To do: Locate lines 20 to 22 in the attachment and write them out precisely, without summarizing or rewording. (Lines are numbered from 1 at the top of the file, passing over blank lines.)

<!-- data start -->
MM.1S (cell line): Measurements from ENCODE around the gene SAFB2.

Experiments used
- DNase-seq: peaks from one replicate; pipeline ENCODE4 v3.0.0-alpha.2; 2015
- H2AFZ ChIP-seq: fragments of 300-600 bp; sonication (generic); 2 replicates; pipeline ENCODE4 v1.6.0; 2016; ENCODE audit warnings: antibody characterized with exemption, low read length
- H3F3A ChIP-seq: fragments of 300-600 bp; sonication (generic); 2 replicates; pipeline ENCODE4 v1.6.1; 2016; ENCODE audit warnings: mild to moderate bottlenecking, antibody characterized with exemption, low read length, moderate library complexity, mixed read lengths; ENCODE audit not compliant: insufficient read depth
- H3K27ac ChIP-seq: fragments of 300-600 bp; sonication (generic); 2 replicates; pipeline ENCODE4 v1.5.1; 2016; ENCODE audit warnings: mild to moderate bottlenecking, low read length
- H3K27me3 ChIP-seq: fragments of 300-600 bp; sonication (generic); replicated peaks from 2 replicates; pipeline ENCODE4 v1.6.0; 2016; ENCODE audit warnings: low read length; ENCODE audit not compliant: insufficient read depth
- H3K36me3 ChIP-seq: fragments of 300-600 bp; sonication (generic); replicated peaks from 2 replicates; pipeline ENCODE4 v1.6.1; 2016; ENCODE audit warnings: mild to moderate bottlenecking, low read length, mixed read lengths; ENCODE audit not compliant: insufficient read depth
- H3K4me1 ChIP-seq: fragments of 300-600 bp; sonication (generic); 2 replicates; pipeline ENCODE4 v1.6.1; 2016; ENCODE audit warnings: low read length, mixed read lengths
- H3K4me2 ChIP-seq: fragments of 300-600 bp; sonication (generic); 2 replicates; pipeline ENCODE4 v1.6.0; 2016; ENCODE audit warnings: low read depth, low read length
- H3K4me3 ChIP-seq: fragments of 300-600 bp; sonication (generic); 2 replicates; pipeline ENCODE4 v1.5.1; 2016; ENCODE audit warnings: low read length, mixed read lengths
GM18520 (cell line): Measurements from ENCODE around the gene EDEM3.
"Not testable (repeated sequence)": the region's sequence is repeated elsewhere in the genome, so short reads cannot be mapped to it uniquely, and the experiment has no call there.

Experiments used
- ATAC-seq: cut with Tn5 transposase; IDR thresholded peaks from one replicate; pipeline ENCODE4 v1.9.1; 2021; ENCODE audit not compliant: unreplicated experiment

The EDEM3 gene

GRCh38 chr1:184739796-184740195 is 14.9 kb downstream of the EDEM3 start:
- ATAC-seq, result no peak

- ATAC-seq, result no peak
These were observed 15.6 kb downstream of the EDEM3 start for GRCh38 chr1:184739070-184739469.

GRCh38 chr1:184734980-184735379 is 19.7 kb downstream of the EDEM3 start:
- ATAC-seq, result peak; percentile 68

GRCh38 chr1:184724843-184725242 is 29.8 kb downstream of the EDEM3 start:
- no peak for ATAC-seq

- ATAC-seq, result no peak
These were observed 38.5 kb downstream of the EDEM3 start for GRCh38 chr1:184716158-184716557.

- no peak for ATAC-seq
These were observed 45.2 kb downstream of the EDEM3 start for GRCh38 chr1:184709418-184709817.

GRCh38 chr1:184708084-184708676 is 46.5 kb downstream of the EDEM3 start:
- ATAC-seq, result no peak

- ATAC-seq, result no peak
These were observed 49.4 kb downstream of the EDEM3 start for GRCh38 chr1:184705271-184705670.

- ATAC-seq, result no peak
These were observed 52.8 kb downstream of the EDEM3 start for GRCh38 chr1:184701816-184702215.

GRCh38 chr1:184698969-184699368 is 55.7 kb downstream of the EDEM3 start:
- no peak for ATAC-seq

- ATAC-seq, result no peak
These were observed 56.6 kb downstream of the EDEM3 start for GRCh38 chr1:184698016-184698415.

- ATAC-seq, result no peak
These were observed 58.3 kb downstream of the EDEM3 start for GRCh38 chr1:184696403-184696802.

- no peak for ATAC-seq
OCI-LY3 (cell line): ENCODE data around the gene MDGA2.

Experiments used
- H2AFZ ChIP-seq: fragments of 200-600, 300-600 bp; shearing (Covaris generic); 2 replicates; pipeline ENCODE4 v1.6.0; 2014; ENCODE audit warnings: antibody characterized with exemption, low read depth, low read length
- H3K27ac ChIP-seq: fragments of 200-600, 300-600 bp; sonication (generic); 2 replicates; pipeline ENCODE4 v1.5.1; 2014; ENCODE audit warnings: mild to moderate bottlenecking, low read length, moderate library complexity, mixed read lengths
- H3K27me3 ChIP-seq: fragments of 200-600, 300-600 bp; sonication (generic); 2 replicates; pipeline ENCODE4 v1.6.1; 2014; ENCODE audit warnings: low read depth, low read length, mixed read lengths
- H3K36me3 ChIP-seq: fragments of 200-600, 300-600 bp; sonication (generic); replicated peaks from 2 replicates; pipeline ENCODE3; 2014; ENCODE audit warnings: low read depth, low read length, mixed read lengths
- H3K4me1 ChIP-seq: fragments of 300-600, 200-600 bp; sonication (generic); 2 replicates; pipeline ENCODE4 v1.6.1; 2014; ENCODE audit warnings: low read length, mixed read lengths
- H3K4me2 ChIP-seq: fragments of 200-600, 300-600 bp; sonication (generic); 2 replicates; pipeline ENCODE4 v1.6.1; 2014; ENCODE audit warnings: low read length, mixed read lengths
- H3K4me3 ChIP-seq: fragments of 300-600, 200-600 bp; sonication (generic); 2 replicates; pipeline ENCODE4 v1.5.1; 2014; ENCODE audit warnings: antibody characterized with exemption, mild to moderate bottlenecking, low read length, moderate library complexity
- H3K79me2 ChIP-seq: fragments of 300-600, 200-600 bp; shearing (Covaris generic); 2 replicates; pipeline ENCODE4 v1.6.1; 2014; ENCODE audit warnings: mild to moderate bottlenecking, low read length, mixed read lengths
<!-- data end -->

These were observed 15.6 kb downstream of the EDEM3 start for GRCh38 chr1:184739070-184739469.

GRCh38 chr1:184734980-184735379 is 19.7 kb downstream of the EDEM3 start:
- ATAC-seq, result peak; percentile 68